Operating System (OS) processes requests at different levels. This layered architecture is called a protection ring, which comprises of 4 hierarchical levels. Requests are allocated resources based on the process and priority levels. Ring0 [highest in priority] is the kernel-mode/kernel land, where kernel processes run. Ring 1 and 2 are for various device drivers to run on, though many OS [including Windows] never use these 2 levels of the ring. Ring 3 is the user-mode/user land, where the user processes run.
Figure 1. Protection Ring
Why is protection ring important? Well, let us look at an analogy that explains this architecture in simpler terms. Consider the outer-most ring as your perimeter/fencing around the house. Many can attempt to cross the fencing and a few can succeed depending on the deterrence, detection and prevention techniques used. Warning boards and video surveillance warning messages act as deterrence. Video cameras and [pressure, motion, etc.] sensors could be used for detection. Security guards could help in prevention mechanism. In the protection ring architecture, Ring 3 is the least privilege mode and runs user program. Attackers would target this ring to start with, to enter the system. Client-side exploits such as buffer overflow, ActiveX exploits, and other exploits that run on client system.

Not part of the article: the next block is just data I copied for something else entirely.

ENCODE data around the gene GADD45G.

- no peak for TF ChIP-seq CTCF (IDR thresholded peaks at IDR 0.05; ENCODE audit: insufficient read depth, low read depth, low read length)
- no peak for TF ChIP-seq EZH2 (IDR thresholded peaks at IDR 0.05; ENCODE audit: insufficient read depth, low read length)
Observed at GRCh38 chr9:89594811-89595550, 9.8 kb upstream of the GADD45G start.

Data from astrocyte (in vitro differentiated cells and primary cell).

Once the attacker has crossed the fence, in the golden days it was more secure. Since the fence was around the village and then the villagers acted as human sensors. Once the attacker crossed the villagers, he would then be facing a swamp of alligators and then forts layer after layer. But then, in the modern days there is no water for swamp or space for alligators. Things have become so small that we use only 2 layers out of the 4, or at least Windows does. Hence, if the attacker crosses the fence, the only other hurdle is the house itself. In the protection ring, this is the kernel. This is where the highest privileged processes run.
It does sound complicated, but it is really simple to understand with the following figure  that shows layered interaction from a user process to the hardware:
Figure 2. Interaction between layers - User, Kernel and Hardware
Just like translators in the real world, users need different levels of translation when they would have to interact with the hardware. Hardware understands machine language [1's and 0's], which is not easy for a user to talk. Hence, user codes in languages that is understandable to human [combination of English and system instructions]. This then has to be converted to assembly, and some humans know how to read and write assembly. Assembly language then gets translated to machine code. Even though this could seem like communication between the various layers, the true aspect of protection levels is to run processes of specific privileges at their respective layers, to provide resources based on requirement and for various other security reasons.
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